Children were a very important part of the family and were viewed as a gift.

 

Children nowadays might do a great deal worse than remember these wise words of the oldest book in the world.

For about four years this would go on, as long as Tahuti was what the Egyptians called "a wise little one." Then, when he was four years old, the time came when he had to become "a writer in the house of books," which is what the Egyptians called a school-boy;

The first thing that he had to learn was how to read and write, and this was no easy task, for Egyptian writing, though it is very beautiful when well done, is rather difficult to master, all the more as there were two different styles which had to be learned if a boy was going to become a man of learning.

a great deal of the writing consisted in the copying out of wise words of the men of former days, and sometimes of stories of old times.

When Tahuti grew a little older and had fairly mastered the rudiments of writing, his teacher set him to write out copies of different passages from the best known Egyptian books, partly to keep up his hand-writing, and partly to teach him to know good Egyptian and to use correct language.

Sometimes it was a piece of a religious book that he was set to copy, sometimes a poem,but generally the piece that was chosen was one which would not only exercise the boy's hand, and teach him a good style, but would also help to teach him good manners, and fill his mind with right ideas.

Very often Tahuti's teacher would dictate to him a passage from the wise advice which a great King of long ago left to his son, the Crown Prince, or from some other book of the same kind. And sometimes the exercises would be in the form of letters which the master and his pupils wrote as though they had been friends far away from one another.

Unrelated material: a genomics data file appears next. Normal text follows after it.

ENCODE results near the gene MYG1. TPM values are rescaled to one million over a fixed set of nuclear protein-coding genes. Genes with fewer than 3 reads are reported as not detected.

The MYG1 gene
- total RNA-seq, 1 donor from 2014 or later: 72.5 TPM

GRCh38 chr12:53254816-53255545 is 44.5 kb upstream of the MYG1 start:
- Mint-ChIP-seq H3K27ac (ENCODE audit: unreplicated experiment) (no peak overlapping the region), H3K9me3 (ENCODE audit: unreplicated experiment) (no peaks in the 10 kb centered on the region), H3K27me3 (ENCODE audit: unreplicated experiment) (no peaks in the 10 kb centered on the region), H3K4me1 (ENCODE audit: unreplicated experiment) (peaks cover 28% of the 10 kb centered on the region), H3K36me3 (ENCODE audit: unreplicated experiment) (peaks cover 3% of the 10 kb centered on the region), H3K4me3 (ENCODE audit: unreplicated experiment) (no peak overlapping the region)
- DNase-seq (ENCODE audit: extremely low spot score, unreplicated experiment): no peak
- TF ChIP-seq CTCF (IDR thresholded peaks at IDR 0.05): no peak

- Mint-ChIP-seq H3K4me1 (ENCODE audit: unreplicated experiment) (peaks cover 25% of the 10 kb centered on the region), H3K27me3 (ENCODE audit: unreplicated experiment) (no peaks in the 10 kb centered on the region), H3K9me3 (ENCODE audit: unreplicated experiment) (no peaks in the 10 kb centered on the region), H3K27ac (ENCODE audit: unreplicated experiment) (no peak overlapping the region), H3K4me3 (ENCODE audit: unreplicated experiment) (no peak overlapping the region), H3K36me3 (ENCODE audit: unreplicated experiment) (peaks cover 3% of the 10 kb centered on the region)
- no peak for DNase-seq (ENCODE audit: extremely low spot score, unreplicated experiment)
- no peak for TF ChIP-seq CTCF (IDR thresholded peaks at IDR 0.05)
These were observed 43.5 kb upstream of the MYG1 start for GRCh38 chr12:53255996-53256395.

Tahuti's letters, you may be sure, were full of wisdom and of good resolutions, and I dare say he was just about as fond of writing them as you are of writing the letters that your teacher sometimes sets as a task for you.

But, whether his schooling was carried on to what we should call a University training or not, there was one thing that Tahuti was taught with the utmost care, and that was to be very respectful to those who were older than himself, never to sit down while an older person was standing in the room, and always to be very careful in his manners.

Chief of the older people to whom he had to show respect were his parents, and above all, his mother, for the Egyptians reverenced their mothers more than anyone else in the world.

Here is a little scrap of advice that a wise old Egyptian once left to his son: "Thou shalt never forget what thy mother has done for thee. She bare thee, and nourished thee in all manner of ways. She nursed thee for three years. She brought thee up, and when thou didst enter the school and was instructed in the writings, she came daily to thy master with bread and beer from her house. If thou forgettest her, she might blame thee; she might lift up her hands to God, and He would hear her complaint."